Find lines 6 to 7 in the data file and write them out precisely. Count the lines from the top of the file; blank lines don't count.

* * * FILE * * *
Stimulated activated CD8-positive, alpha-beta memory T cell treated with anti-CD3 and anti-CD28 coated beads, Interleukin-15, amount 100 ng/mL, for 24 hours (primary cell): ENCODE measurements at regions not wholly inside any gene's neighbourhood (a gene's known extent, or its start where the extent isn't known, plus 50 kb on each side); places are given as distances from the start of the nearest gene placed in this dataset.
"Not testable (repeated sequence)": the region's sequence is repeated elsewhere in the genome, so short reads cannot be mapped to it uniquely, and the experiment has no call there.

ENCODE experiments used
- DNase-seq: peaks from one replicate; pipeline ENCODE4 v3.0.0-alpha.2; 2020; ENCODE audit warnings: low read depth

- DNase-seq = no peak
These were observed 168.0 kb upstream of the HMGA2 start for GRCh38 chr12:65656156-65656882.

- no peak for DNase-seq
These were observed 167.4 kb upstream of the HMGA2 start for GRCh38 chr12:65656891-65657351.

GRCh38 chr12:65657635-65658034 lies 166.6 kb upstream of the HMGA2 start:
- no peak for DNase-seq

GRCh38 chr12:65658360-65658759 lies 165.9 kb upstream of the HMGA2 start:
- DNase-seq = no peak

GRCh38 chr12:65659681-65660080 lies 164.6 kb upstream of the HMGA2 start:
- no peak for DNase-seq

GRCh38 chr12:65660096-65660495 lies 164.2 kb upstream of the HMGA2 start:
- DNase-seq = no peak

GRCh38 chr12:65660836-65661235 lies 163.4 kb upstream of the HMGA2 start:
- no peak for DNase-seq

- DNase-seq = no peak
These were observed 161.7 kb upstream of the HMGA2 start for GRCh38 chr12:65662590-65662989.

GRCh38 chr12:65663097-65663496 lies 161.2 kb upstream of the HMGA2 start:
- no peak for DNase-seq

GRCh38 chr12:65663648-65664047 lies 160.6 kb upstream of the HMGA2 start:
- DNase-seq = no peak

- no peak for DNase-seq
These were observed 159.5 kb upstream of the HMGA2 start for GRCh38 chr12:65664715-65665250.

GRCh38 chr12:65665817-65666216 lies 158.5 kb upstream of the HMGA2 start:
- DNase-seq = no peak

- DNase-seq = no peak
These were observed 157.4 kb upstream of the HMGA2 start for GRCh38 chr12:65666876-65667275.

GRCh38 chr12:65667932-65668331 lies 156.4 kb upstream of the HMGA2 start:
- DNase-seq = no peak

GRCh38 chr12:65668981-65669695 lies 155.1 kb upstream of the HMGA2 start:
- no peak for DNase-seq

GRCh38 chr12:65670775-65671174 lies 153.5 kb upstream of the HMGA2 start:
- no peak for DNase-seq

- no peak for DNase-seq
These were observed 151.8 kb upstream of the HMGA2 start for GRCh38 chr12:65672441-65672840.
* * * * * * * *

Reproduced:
These were observed 168.0 kb upstream of the HMGA2 start for GRCh38 chr12:65656156-65656882.

- no peak for DNase-seq